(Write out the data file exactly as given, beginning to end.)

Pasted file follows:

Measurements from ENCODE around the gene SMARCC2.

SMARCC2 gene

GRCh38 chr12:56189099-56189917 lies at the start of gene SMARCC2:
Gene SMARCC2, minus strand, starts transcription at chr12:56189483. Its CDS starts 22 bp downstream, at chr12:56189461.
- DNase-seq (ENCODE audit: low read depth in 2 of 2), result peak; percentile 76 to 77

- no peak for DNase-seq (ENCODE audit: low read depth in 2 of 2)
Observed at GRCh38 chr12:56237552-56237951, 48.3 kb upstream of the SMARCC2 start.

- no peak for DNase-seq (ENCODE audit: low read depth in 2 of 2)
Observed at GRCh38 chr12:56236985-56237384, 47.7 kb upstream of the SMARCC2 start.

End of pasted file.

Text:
Measurements from ENCODE around the gene SMARCC2.

SMARCC2 gene

GRCh38 chr12:56189099-56189917 lies at the start of gene SMARCC2:
Gene SMARCC2, minus strand, starts transcription at chr12:56189483. Its CDS starts 22 bp downstream, at chr12:56189461.
- DNase-seq (ENCODE audit: low read depth in 2 of 2), result peak; percentile 76 to 77

- no peak for DNase-seq (ENCODE audit: low read depth in 2 of 2)
Observed at GRCh38 chr12:56237552-56237951, 48.3 kb upstream of the SMARCC2 start.

- no peak for DNase-seq (ENCODE audit: low read depth in 2 of 2)
Observed at GRCh38 chr12:56236985-56237384, 47.7 kb upstream of the SMARCC2 start.